On a personal note, I gave my daughter and her best friend both this microscope for Christmas two years ago. I’ve been surprised by how durable it is, in part thanks to its plastic lenses. My kids are not delicate and it’s surviving just beautifully! They’ve both been having fun looking at leaves, dead bugs, their hands, and random household items.

2. Primary Science Binoculars

For around $13, this is a really adorable pair of binoculars for little bird watchers and nosy toddlers.

I love the chunky design here too. Combined with the rubber eye pieces, plastic lenses, and textured grips, it is really designed for little hands to hold and use independently. I also like that the neck strap is a breakaway design.

The binoculars have a 6x magnification, which is, again, just the perfect amount for them to begin to understand the concept of using binoculars and also what they are actually looking at.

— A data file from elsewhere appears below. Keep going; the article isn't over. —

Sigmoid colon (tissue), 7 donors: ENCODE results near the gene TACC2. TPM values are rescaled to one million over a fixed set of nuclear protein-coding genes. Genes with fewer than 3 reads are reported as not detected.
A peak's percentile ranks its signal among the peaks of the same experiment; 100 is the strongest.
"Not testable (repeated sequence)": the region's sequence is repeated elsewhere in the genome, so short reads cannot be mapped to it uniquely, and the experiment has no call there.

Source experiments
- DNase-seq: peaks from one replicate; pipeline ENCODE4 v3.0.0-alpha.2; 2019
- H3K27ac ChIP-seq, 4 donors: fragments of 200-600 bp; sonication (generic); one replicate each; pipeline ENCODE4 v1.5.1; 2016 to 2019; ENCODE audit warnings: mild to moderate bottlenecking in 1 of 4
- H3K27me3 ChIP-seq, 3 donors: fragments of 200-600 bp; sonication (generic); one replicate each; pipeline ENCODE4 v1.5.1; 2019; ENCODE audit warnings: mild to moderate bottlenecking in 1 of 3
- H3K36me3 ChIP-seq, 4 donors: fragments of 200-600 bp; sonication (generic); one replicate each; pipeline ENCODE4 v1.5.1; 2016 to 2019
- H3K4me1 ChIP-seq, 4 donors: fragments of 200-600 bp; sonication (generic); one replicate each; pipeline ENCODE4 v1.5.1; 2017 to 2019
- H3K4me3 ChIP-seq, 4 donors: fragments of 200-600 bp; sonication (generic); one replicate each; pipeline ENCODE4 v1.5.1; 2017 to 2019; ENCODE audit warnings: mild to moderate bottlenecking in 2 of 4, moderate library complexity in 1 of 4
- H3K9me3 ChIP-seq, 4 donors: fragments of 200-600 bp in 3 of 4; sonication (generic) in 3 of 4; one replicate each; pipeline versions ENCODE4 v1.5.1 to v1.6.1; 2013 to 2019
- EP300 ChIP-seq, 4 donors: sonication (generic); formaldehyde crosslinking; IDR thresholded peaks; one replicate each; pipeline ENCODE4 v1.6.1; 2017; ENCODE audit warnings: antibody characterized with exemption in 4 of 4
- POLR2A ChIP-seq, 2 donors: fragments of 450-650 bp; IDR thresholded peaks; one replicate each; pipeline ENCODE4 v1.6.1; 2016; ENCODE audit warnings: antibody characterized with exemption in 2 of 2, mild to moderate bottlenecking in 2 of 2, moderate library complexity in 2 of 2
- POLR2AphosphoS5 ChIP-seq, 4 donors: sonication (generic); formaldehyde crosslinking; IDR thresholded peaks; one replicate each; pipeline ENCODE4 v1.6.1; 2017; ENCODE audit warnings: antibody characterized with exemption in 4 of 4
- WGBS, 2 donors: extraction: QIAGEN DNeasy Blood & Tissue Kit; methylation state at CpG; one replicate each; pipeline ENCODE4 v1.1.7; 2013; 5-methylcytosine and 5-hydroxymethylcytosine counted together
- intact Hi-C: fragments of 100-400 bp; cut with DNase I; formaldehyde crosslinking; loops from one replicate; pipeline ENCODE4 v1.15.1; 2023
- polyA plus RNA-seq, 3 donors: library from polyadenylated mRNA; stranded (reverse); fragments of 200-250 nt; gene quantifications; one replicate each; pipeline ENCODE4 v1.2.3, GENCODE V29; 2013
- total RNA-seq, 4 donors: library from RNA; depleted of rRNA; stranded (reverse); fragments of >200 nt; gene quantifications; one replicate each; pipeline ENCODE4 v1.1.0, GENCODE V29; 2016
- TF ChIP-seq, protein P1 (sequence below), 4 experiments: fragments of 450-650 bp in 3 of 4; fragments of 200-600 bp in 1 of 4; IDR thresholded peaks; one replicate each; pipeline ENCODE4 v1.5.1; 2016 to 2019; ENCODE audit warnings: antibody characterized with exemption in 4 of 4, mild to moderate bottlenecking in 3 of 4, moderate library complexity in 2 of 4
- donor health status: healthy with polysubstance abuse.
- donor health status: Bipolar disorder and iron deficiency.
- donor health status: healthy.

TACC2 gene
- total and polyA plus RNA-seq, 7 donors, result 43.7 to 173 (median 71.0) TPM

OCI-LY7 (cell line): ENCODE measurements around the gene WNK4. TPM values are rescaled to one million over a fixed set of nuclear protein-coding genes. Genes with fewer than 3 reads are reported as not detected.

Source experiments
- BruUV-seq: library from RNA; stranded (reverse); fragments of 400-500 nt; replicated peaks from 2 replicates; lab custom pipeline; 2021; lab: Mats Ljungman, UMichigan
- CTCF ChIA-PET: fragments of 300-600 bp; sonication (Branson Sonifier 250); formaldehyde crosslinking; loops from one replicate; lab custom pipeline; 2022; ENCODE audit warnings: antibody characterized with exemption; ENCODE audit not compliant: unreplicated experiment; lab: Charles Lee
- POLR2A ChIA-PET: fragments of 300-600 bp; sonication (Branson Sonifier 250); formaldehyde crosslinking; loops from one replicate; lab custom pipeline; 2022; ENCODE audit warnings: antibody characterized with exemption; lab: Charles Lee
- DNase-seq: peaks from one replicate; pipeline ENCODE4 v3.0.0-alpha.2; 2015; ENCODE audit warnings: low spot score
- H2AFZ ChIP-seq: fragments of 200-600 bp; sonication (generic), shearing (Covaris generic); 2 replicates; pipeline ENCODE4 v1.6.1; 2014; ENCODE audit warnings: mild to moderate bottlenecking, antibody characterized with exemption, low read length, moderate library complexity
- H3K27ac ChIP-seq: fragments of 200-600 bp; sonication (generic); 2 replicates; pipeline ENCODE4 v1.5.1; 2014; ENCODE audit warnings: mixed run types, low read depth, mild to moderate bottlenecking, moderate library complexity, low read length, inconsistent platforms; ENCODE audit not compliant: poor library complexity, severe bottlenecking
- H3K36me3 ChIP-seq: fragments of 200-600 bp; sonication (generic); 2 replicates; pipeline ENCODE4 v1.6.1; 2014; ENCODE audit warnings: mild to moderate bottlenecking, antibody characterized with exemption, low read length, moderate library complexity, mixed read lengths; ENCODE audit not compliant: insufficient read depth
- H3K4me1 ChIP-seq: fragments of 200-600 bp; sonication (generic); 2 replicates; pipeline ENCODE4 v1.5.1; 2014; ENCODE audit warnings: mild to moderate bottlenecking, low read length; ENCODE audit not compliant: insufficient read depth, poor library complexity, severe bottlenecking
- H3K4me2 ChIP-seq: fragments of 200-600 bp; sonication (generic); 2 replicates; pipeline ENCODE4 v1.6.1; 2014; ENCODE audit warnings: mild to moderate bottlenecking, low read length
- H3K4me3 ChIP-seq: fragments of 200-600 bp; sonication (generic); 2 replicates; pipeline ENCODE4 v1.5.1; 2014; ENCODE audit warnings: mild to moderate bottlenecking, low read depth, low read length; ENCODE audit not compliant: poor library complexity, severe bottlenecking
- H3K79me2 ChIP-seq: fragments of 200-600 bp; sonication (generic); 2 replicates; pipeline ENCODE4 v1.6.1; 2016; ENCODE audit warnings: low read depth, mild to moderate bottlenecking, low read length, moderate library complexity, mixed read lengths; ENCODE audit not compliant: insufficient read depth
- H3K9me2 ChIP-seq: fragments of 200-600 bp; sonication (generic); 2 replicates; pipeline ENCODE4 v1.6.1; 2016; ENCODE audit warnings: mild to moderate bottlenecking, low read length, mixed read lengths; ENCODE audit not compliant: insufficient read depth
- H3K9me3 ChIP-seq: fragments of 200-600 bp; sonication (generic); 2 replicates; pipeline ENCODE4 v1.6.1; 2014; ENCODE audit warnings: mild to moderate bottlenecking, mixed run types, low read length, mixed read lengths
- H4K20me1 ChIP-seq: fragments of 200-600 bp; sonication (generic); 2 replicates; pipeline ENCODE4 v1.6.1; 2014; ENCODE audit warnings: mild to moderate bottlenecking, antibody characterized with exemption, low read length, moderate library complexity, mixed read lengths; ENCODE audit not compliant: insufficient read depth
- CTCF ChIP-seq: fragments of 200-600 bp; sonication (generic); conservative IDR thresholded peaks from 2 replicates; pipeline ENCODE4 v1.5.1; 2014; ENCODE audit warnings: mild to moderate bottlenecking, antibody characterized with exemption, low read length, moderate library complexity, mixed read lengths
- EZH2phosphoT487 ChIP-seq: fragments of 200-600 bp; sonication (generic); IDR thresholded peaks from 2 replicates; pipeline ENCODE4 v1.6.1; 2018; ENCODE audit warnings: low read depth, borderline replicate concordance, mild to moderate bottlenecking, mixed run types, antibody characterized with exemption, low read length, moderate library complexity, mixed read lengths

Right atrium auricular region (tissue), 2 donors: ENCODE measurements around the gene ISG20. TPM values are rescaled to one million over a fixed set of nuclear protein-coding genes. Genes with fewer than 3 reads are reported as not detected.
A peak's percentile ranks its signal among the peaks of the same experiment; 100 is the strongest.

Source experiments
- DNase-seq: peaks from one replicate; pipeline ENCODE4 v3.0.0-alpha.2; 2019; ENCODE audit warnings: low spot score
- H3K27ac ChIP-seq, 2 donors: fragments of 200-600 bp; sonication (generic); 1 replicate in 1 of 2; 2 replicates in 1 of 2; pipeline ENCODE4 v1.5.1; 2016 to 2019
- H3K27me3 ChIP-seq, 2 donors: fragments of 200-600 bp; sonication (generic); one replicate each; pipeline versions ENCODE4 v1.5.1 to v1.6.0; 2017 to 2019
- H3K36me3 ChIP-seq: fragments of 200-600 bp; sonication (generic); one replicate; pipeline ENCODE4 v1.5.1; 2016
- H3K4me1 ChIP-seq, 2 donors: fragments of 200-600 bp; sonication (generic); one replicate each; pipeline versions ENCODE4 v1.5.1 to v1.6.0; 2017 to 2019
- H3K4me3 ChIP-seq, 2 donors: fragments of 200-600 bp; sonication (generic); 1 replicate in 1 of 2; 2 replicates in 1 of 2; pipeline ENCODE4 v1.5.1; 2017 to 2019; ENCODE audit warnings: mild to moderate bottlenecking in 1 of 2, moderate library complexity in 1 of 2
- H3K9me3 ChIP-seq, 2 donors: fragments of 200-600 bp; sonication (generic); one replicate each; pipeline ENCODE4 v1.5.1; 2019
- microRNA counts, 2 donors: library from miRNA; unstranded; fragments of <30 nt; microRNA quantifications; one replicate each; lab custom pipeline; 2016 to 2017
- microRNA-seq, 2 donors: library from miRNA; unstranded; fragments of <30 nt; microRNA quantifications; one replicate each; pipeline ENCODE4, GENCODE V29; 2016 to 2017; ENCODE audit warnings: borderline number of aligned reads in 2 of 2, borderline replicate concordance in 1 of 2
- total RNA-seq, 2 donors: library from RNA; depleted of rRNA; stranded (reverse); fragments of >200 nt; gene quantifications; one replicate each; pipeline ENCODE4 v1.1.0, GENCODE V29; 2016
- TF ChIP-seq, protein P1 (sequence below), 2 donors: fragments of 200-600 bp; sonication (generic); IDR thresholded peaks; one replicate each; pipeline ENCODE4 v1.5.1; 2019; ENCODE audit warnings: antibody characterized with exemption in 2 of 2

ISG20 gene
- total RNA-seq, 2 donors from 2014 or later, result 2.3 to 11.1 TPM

My daughter has taken her pair all over the place, from road trips to the park to local music events.

3. Learning Resources Primary Science Lab Set

Coming in under $20, this lab set is probably my favorite thing to gift little scientists. The pieces in this set are “iconic” science, right?

This 12-piece set includes everything they need to start exploring the lab world, including a beaker, magnifying glass, funnel, eyedropper, flask, tweezers, goggles, and test tubes! It also comes with activity cards to inspire both them and the adults helping them.

Again, the chunky design of these tools makes them ideal for little scientists to work semi-independently and feel like they’re in control of their own experiments. While they’re plastic and kid-friendly in every way, they’re still functional and we routinely use them in our experiments at home!